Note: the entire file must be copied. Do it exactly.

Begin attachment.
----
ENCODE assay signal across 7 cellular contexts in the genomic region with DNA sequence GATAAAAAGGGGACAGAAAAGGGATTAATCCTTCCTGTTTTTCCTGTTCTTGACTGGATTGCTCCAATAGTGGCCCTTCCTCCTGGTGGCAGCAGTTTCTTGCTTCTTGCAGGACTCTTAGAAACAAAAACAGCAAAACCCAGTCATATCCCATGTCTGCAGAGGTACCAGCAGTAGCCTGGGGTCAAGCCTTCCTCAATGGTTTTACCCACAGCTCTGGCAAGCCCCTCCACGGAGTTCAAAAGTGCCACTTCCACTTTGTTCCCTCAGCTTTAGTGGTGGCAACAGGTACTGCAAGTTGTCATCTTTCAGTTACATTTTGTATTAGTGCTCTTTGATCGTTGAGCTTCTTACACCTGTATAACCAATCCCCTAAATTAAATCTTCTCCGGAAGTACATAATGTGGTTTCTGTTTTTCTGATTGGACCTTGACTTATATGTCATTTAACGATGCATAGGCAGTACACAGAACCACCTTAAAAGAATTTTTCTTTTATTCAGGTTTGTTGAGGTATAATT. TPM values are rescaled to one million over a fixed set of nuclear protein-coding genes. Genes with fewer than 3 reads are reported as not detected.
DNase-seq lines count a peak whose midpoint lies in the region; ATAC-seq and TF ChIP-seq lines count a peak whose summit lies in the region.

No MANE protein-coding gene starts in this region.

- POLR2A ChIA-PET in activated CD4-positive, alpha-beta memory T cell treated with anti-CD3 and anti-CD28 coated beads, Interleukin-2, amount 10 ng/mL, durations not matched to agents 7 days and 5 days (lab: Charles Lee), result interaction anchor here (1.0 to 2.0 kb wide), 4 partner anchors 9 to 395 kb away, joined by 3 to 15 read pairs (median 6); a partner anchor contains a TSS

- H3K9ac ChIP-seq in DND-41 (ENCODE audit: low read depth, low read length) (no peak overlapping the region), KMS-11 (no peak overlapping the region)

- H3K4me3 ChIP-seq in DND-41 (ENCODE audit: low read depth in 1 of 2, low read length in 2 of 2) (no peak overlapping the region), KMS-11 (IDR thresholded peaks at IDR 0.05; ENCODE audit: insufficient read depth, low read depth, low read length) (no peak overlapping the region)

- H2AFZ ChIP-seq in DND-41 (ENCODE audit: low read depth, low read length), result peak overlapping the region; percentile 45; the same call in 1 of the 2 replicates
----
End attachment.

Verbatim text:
ENCODE assay signal across 7 cellular contexts in the genomic region with DNA sequence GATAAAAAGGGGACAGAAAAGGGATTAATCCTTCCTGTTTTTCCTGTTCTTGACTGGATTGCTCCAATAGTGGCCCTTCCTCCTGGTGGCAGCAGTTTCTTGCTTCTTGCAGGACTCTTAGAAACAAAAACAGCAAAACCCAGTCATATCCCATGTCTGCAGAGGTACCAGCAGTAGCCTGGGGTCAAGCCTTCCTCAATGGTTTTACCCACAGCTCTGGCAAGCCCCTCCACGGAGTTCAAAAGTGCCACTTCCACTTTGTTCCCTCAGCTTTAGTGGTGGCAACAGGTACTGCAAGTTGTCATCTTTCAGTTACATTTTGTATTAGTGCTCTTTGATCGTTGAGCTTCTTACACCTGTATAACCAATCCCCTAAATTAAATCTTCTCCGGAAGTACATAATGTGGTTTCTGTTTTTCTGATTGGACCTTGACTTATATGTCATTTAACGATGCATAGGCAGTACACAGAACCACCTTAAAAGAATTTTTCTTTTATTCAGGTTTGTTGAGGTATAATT. TPM values are rescaled to one million over a fixed set of nuclear protein-coding genes. Genes with fewer than 3 reads are reported as not detected.
DNase-seq lines count a peak whose midpoint lies in the region; ATAC-seq and TF ChIP-seq lines count a peak whose summit lies in the region.

No MANE protein-coding gene starts in this region.

- POLR2A ChIA-PET in activated CD4-positive, alpha-beta memory T cell treated with anti-CD3 and anti-CD28 coated beads, Interleukin-2, amount 10 ng/mL, durations not matched to agents 7 days and 5 days (lab: Charles Lee), result interaction anchor here (1.0 to 2.0 kb wide), 4 partner anchors 9 to 395 kb away, joined by 3 to 15 read pairs (median 6); a partner anchor contains a TSS

- H3K9ac ChIP-seq in DND-41 (ENCODE audit: low read depth, low read length) (no peak overlapping the region), KMS-11 (no peak overlapping the region)

- H3K4me3 ChIP-seq in DND-41 (ENCODE audit: low read depth in 1 of 2, low read length in 2 of 2) (no peak overlapping the region), KMS-11 (IDR thresholded peaks at IDR 0.05; ENCODE audit: insufficient read depth, low read depth, low read length) (no peak overlapping the region)

- H2AFZ ChIP-seq in DND-41 (ENCODE audit: low read depth, low read length), result peak overlapping the region; percentile 45; the same call in 1 of the 2 replicates